My letter to ‘black boys’
How do you reach the mind of a troubled young black man?
I found myself asking that question after a phone call from a relative back home. Some of my younger male cousins are in trouble with the law — again — and I keep asking myself what could I have done better to help them chose a different path in life, how do I reach them now and how can I help steer them back to a lifestyle of righteous choices and good decision making?
Maybe two months back, John McNeer, a pillar of the Newton community for more than five decades, gave me a book as a gift. The book was titled “Letters to a Black Boy,” by Bob Teague, a former New York Times writer and former New York TV news reporter.
In the book, Bob would randomly write letters to his infant son Adam aka the Adam Smasher. Bob shared everything with his son, from drinking too much, his first sexual experiences on up to his thoughts as a successful black man on race relations in the 1960s.
To say that I love this book would be an understatement. This book is filled with so much wisdom, raw storytelling and riveting encounters that you can’t help but feel like you’ve known Bob your whole life reading it.
He wrote this book not for it to eventually become a bestseller — it didn’t, to the best of my knowledge — but as a way for his son to get to know him, learn about the challenges he would have to face as a black man in America and to help give his son guidance.
Quite frankly, I wish I had thought of doing this with my little cousins, I’m 27, two are 19, one is 17. I’ve faced most of the same temptations, environmental obstacles and the decision over whether to embrace the seductiveness of the “street life” or being a “square” and focusing on education and working for what you want.
I chose the latter, with no regrets.
For years, I’ve always tried to set a good example for them to follow. Unfortunately, not everyone in their lives has set the best example for them and I can see the boys leaning more towards those teachings than the ones I tried to provide.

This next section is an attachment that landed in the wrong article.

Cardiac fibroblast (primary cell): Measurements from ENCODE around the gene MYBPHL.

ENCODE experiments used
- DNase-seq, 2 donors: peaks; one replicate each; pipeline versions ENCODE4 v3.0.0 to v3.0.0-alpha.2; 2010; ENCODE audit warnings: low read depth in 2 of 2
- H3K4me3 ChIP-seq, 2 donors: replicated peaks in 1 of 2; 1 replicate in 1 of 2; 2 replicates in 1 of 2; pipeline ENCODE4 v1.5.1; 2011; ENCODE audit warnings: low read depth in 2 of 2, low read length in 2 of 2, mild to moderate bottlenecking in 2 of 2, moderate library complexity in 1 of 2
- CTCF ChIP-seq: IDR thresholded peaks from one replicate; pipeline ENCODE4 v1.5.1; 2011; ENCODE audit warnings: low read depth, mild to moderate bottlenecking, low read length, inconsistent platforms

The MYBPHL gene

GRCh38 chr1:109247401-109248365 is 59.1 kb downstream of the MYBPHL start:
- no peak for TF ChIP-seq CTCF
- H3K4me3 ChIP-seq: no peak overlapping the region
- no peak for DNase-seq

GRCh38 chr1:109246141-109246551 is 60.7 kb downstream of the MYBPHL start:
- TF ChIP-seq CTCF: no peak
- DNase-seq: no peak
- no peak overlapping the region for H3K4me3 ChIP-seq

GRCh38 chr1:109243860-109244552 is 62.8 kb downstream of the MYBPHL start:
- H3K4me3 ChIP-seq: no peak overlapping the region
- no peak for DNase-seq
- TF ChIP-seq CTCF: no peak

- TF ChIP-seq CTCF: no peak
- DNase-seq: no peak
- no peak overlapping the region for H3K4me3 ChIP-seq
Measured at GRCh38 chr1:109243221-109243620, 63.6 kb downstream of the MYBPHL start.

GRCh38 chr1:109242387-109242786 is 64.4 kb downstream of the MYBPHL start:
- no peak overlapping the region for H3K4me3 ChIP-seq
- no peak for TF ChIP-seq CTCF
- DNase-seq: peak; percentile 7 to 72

I honestly wish Bob Teague were alive today, I would try to reach out for him for advice on this matter, because, sad to say, this isn’t just a problem I’m dealing with, it’s a problem going on with a lot of young black men today.
According to the Black Star Project, an organization dedicated to lowering the academic achievement gap for blacks and Latinos in America, almost 1.5 million black men, out of a total voting pool of 10.4 million, have lost their voting rights due to felony convictions. The U.S. Justice Department, as of 2009, showed that black men make up almost 40 percent of U.S. prison population.
In addition, the Schott Foundation for Public Education indicated in its 2012 “The Urgency of Now” report, using figures most recently from the 2009-10 school year, only 52 percent of black male students graduate from high school.
It’s hard to admit, but my little cousins, like so many other troubled black youth, are on the path to increasing those statistics and not lowering them.
I honestly don’t know how to begin helping our black youth find the right way, but I think a passage from “Letter of a Black Boy” that I highlighted can provide the basics for the guidance we need to provide to the youth:
“By then she had taught me what I still regard as the most important lesson a black boy has to learn. She convinced me that life was much larger than the limits imposed on us for the color of our skins; that I must keep in mind that my world is bigger than the boundaries of the ghetto…
“That it is a world of different pains and pleasures, beauty and ugliness, victories and defeats that all men everywhere come to know. She taught me to dream beyond my blackness.”
Senior staff writer Ty Rushing may be contacted at (641) 792-3121, ext. 426, or at firstname.lastname@example.org.